Video Bar

Loading...

Sunday, November 23, 2008

Hassan Diab: The French connection, Hassan Diab Syracuse Univ. Grad (NY), Canadians Arrest 80s Bombing Suspect, Bill Ayers Your Next.

Hassan Diab: The French connection, France spells out case against Ottawa professor arrested in 1980 blast Kirstin Endemann, The Ottawa Citizen 11/21/2008. French authorities pieced together handwriting samples, police sketches and passport records to build a case against Ottawa Univ professor Hassan Naim Diab for bombing a Paris synagogue in 1980, documents made public.

After receiving assurances from the Directorate of Territorial Surveillance (DTS) that it had "clear information" Mr. Diab had a major role in the attack, French police reinterviewed witnesses and matched Mr. Diab's handwriting with that of the bomber. They eventually tracked him to Hull, where he was arrested last week at the request of French authorities.

The Lebanese-born Canadian is accused of parking a bomb-laden motorcycle outside the synagogue on Paris' Rue Copernic, killing three Frenchmen and an Israeli woman.


Mr. Diab has denied the allegations through his lawyer, who says he wasn't even in France at the time. Colleagues have expressed disbelief. Until yesterday, the French case against Mr. Diab was in a file sealed from public view, but yesterday the file was opened by order of a Canadian judge.

The case has four main points:
- Mr. Diab resembles police sketches of the bomber;
- His handwriting matches that of the bomber;
- He is identified by intelligence sources and former friends as having been a member of the Popular Front for the Liberation of Palestine;
- His passport was used to get into France around the time of the 1980 bombing, in suspicious circumstances.

(70's Terrorist Bomber Bill Ayers wife Bernardine Dohrn did time in Federal Prison in the Early 80's because she refused to give a handwriting sample that would have linked her to the 1981 Brinks Robbery and Murder. Dohrn and Ayers escaped conviction on all their admitted terrorist bombings due to the fact the FBI was using warrant less wire taps to catch the scum. )

The declaration outlining the case says investigators worked back from the scene of the crime to find the dealer who sold the bomber the Suzuki motorcycle whose saddlebags would contain the explosives to the Hotel Celtic, where he stayed in Paris, and the prostitute who visited him there. (She apparently didn't offer much information, but did tell police he smoked Marlboro's, pretended to be Greek, was circumcised, looked as though he normally wore glasses, and paid with a hundred-dollar bill.)

Diab was staying under the name Alexander Panadriyu, which police eventually concluded was a false identity.As they closed in, decades after the bombing, French police say they had two experts compare the writing on "Panadriyu's" check-in file with a sample of Mr. Diab's handwriting, gleaned from documents when he was a student at Syracuse University years later.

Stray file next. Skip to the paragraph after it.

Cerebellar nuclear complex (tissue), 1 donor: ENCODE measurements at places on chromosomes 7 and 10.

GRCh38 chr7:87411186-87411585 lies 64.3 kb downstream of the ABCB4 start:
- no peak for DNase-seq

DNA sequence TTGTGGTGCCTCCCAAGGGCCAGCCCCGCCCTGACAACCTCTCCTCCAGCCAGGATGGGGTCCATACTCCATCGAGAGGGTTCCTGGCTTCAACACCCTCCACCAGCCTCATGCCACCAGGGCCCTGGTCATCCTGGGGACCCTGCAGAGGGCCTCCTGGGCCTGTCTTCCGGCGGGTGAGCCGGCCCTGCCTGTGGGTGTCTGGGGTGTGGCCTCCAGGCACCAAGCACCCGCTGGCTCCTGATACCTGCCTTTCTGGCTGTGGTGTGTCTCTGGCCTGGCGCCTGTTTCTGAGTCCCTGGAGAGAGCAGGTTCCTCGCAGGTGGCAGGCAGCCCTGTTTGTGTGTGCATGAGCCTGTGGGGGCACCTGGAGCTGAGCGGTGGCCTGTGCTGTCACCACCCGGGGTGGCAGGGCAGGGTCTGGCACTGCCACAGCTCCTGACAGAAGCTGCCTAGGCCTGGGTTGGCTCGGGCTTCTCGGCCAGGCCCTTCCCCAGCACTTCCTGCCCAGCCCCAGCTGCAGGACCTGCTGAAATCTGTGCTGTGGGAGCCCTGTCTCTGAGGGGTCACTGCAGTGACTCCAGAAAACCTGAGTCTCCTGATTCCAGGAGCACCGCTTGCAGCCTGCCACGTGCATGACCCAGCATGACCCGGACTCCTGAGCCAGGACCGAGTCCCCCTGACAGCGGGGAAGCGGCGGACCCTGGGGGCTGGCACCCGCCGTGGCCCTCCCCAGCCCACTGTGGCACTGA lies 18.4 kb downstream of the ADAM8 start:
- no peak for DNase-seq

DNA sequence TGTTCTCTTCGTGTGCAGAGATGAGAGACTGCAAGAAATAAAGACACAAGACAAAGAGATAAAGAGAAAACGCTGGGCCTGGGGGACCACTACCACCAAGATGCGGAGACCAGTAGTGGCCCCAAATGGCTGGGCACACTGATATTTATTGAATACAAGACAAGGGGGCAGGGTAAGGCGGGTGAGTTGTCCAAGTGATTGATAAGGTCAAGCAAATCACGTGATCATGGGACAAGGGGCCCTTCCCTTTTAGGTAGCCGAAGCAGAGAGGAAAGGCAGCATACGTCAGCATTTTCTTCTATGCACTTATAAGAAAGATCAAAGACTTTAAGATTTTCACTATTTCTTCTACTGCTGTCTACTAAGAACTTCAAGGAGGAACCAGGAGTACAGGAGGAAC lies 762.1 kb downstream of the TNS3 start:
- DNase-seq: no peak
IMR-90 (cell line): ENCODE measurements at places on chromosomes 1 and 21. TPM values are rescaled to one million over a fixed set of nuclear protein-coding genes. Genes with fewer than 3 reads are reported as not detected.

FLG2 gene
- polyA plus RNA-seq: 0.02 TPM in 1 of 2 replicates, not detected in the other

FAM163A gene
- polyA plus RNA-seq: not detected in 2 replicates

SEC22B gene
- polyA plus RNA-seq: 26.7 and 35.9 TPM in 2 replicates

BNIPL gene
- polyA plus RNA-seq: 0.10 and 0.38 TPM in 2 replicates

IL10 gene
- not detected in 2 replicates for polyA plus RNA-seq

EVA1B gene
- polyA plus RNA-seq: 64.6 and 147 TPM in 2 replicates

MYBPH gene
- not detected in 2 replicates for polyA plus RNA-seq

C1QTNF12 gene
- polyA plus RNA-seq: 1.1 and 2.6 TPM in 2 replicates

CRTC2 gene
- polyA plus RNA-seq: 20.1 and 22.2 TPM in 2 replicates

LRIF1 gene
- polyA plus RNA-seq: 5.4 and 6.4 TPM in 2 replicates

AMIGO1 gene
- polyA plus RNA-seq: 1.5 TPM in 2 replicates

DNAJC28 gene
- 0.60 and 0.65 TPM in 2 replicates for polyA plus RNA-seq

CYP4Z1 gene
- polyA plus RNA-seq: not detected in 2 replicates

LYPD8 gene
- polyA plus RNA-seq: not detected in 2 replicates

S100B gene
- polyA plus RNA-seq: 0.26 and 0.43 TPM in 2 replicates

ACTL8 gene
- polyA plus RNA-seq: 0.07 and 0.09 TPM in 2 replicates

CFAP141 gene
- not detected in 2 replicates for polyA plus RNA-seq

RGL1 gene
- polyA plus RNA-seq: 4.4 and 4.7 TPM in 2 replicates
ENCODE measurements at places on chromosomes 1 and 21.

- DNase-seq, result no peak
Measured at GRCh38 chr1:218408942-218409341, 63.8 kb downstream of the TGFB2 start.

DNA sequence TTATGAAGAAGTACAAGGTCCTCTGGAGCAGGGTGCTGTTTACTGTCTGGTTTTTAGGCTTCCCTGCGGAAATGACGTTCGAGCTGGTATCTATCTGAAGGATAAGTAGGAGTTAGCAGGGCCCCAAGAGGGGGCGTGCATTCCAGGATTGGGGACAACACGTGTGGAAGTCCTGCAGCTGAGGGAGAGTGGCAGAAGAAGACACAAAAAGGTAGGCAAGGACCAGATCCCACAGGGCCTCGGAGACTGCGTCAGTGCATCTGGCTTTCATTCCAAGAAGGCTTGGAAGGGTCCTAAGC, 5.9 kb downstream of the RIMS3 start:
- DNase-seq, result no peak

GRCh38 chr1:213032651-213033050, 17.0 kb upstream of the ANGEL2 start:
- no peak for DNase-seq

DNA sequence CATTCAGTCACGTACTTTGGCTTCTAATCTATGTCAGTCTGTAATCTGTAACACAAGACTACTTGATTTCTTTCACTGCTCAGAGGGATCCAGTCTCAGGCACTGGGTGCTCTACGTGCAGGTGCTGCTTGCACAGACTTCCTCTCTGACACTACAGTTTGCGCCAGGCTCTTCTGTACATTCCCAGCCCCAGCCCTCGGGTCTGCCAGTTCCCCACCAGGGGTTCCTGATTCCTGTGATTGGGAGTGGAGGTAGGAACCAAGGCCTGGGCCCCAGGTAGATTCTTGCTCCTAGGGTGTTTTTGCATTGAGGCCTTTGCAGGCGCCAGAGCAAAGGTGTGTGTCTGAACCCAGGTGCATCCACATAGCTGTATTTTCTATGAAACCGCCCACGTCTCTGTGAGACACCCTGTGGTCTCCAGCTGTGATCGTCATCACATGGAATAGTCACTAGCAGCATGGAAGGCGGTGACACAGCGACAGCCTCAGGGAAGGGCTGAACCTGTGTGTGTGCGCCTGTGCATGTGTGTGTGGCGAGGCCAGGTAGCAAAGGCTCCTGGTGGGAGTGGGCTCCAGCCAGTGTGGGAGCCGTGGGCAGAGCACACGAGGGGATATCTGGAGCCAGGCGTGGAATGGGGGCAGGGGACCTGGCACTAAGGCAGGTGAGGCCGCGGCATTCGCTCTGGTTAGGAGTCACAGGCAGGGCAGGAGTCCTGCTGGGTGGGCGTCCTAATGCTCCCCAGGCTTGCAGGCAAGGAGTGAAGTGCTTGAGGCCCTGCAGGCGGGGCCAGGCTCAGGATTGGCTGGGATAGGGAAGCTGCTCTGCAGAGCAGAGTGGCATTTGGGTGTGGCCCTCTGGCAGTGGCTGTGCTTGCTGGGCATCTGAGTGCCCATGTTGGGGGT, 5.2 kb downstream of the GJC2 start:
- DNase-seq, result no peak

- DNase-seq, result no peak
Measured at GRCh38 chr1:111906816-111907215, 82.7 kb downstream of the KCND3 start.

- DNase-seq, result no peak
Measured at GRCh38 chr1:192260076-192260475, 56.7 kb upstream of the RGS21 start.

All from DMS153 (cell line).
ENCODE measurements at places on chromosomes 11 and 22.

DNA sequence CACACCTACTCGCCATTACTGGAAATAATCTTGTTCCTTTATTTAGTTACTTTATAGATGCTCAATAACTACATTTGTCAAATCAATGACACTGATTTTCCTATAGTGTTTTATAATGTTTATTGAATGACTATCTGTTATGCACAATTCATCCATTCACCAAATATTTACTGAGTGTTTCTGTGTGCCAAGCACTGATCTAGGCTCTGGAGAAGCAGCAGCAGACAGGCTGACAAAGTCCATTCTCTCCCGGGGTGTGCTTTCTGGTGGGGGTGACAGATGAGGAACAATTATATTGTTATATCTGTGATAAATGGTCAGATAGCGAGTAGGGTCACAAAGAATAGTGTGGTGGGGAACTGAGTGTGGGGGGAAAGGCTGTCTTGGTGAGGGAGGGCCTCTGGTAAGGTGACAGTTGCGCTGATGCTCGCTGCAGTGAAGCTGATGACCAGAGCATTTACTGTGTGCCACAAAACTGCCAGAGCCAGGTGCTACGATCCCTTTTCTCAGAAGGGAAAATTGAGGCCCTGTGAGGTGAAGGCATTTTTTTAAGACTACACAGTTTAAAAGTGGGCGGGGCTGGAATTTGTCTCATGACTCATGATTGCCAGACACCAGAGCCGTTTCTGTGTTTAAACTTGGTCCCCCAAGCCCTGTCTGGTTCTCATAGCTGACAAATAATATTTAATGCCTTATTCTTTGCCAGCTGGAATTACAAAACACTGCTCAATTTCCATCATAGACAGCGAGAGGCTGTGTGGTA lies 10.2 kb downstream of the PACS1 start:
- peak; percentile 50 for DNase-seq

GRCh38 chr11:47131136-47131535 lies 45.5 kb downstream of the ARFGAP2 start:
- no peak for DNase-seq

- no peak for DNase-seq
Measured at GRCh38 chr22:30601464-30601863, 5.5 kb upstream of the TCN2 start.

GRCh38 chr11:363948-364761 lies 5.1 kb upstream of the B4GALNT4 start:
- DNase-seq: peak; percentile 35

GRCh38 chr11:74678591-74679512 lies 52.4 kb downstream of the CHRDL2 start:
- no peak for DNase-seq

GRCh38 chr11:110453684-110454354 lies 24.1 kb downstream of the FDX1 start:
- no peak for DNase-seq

Bombing suspect's ex-wife questioned his marriage motivation, Terrorist allegations come as complete surprise Cassandra Drudi, The Ottawa CitizenPublished: Sunday, November 23, 2008. The American ex-wife of a man accused in one of Europe's most shocking terrorist incidents suspected their marriage may have been a ploy to get an U.S. green card and was not surprised when she was questioned by authorities about their relationship a few weeks ago. "That was under suspect from the very get-go," said Heather Winne, 35, of Hassan Naim Diab's marriage intentions. A green card, or permanent resident card, gives its bearer official immigration status in the United States.

Ms. Winne and Mr. Diab met in 1993 when he was an adjunct professor at Syracuse University where she was taking sociology classes, Ms. Winne said. They married in 1994 and separated in October 1995, when their daughter was born. The divorce was finalized in 1996. "When my daughter was born things kind of took a turn for the worst," she said. Ms. Winne's daughter, now 13, had been in contact with Mr. Diab over the phone and online until about two weeks before "this whole episode" took place, she said. "Things came out online maybe a week after I was spoken to," Ms. Winne said. "I've followed the story very close, so I'm just waiting to hear the outcome."

One expert said the writing was definitely Mr. Diab's, though he had tried to change it. The other expert said Mr. Diab could have been the writer. Further, French authorities argue, Mr. Diab resembles police sketches based on interviews with witnesses to the attack, merchants who sold goods used in the attack and those who dealt with a man using the Panadriyu passport in Paris.

Three police officers were among those who helped develop sketches of "Panadriyu." They questioned and released a man using that passport in the theft of wire-cutters from a store six days before the Copernic bombing. A man French police identified as an ex-member of the PFLP, Youcef El Khalil, a close university friend of Mr. Diab's, would later tell them he thought the sketches resembled Mr. Diab when they were published in the Paris-Match newspaper three weeks after the attack.


Bill Warner
Private Investigator